It was an early start today because we had a nine-thirty ferry to catch to another country – Turkey, another continent in fact – Asia! We were travelling to the modern city of Bodrum which was once the ancient city of Halicarnassus of Caria, birthplace of Herodotus, the ‘Father of History’ and home of one of the seven wonders of the Ancient World, the Mausoleum of Mausolus.
Passport control was surprisingly thorough but I suppose there still remains a bit of diplomatic tension between these two countries but soon we were in the sun on the top deck of the Nissos Kos and leaving the harbour and as soon as the boat was out of site of port the crew hoisted the scarlet flag of Turkey which, once released, danced provocatively in the strengthening wind.
Territorial waters give a nation state full control over air navigation and shipping and the standard width of territorial waters that countries are entitled to has steadily increased during the twentieth century and is currently twelve nautical miles or twenty-two kilometres. As this is barely the distance between Kos and Bodrum this is something that is always going to cause disagreement. In the Aegean the territorial waters claimed by both sides are still at six miles. Turkey refuses to accept the twelve mile limit and Greece has so far not tried to apply it.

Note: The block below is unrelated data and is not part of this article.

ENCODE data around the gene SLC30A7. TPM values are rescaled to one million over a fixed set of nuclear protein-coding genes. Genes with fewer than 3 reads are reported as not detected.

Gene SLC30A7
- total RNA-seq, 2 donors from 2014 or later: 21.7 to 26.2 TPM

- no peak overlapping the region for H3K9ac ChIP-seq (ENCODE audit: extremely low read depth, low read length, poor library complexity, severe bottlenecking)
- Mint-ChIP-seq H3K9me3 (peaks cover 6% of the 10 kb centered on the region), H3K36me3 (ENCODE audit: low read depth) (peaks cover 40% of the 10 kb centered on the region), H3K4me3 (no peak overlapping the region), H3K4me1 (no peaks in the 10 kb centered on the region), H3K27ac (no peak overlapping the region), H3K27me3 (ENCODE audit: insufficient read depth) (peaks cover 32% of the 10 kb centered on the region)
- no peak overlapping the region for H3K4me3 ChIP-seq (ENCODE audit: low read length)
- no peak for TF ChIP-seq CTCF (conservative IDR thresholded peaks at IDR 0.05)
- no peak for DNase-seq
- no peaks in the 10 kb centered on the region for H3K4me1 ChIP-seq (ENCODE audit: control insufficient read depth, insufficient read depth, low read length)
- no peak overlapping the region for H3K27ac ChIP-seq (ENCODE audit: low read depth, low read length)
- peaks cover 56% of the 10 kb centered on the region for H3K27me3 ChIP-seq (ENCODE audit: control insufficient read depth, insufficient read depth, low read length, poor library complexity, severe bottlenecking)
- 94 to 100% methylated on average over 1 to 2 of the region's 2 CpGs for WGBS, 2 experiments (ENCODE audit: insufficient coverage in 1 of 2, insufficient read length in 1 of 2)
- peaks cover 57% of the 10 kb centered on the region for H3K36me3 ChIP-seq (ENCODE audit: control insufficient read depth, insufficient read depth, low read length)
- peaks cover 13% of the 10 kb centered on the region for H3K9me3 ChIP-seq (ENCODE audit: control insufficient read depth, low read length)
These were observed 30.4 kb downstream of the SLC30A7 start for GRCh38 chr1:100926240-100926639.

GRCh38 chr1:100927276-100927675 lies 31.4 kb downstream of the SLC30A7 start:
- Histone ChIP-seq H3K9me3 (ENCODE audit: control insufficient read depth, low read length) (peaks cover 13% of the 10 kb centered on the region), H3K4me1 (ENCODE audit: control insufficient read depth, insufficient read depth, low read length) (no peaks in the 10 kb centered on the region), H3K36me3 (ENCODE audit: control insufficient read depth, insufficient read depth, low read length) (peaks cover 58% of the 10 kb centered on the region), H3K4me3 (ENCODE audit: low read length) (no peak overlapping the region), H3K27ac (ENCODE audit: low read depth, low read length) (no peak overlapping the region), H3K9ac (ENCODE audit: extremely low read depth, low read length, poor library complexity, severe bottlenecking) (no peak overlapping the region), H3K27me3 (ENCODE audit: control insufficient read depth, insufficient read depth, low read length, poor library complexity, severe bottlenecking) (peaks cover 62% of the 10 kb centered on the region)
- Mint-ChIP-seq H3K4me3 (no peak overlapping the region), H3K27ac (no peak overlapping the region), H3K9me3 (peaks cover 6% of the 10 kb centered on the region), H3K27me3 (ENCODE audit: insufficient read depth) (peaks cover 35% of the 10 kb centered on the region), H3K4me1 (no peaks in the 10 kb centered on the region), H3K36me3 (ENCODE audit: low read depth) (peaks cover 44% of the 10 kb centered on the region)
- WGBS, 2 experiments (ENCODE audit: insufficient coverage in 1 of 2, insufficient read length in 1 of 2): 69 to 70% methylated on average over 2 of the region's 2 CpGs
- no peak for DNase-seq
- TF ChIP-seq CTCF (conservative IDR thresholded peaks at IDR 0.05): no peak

Tensions over the twelve mile question ran highest between the two countries in the early 1990s, when the Law of the Sea was going to come into force. On 9 June 1995, the Turkish parliament officially declared that unilateral action by Greece would constitute a casus belli, i.e. reason to go to war. This declaration has been condemned by Greece as a violation of the Charter of the United Nations.
It isn’t just a matter of control of the sea of course but rather the economic opportunities that lie beneath the surface. In the context of the Aegean dispute, the term continental shelf refers to a state’s exclusive right to economic exploitation of resources on and under the sea-bed, for instance fishing and oil exploration. The dispute between Turkey and Greece is to what degree the Greek islands off the Turkish coast should be taken into account for determining the Greek and Turkish economic zones. Greece would rather like to retain control over all the Aegean and Turkey would like to expand its ownership westwards which would subsume the Greek Islands and leave them as virtual enclaves.
Anyway, I didn’t concern myself greatly with international maritime law as we sat in the sun on the ferry that took just under an hour to travel the twenty-one kilometres to Bodrum and as we approached we could see barren, treeless khaki hills decorated with occasional villages strung like pearl necklaces around a Dowager’s neck. The sun sparkled on the Aegean like Christmas glitter and ahead of us we approached the city of Bodrum with its concrete fingers groping their bony way up the dusty hills that surround it behind the sea.